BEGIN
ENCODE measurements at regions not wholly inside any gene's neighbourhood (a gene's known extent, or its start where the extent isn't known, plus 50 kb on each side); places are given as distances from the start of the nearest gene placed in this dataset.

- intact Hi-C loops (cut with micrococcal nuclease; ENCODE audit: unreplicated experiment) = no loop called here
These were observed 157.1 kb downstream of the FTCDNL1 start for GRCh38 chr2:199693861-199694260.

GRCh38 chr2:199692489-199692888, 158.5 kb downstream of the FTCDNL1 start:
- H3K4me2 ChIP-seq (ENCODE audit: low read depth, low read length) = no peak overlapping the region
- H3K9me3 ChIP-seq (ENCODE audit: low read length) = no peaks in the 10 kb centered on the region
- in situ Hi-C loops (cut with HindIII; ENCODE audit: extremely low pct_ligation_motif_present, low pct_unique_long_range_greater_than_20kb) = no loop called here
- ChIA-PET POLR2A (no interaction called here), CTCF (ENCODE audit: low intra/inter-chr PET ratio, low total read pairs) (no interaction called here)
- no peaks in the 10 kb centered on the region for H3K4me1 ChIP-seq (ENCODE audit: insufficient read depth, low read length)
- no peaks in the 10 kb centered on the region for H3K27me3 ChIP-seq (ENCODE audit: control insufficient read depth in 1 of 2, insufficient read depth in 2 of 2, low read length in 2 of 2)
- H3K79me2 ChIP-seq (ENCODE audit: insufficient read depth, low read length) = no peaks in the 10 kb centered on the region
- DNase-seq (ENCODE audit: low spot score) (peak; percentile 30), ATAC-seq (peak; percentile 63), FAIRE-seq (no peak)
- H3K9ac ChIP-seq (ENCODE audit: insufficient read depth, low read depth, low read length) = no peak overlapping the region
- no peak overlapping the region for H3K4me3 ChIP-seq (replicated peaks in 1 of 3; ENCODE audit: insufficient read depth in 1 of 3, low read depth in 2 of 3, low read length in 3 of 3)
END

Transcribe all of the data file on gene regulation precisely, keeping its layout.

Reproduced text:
ENCODE measurements at regions not wholly inside any gene's neighbourhood (a gene's known extent, or its start where the extent isn't known, plus 50 kb on each side); places are given as distances from the start of the nearest gene placed in this dataset.

- intact Hi-C loops (cut with micrococcal nuclease; ENCODE audit: unreplicated experiment) = no loop called here
These were observed 157.1 kb downstream of the FTCDNL1 start for GRCh38 chr2:199693861-199694260.

GRCh38 chr2:199692489-199692888, 158.5 kb downstream of the FTCDNL1 start:
- H3K4me2 ChIP-seq (ENCODE audit: low read depth, low read length) = no peak overlapping the region
- H3K9me3 ChIP-seq (ENCODE audit: low read length) = no peaks in the 10 kb centered on the region
- in situ Hi-C loops (cut with HindIII; ENCODE audit: extremely low pct_ligation_motif_present, low pct_unique_long_range_greater_than_20kb) = no loop called here
- ChIA-PET POLR2A (no interaction called here), CTCF (ENCODE audit: low intra/inter-chr PET ratio, low total read pairs) (no interaction called here)
- no peaks in the 10 kb centered on the region for H3K4me1 ChIP-seq (ENCODE audit: insufficient read depth, low read length)
- no peaks in the 10 kb centered on the region for H3K27me3 ChIP-seq (ENCODE audit: control insufficient read depth in 1 of 2, insufficient read depth in 2 of 2, low read length in 2 of 2)
- H3K79me2 ChIP-seq (ENCODE audit: insufficient read depth, low read length) = no peaks in the 10 kb centered on the region
- DNase-seq (ENCODE audit: low spot score) (peak; percentile 30), ATAC-seq (peak; percentile 63), FAIRE-seq (no peak)
- H3K9ac ChIP-seq (ENCODE audit: insufficient read depth, low read depth, low read length) = no peak overlapping the region
- no peak overlapping the region for H3K4me3 ChIP-seq (replicated peaks in 1 of 3; ENCODE audit: insufficient read depth in 1 of 3, low read depth in 2 of 3, low read length in 3 of 3)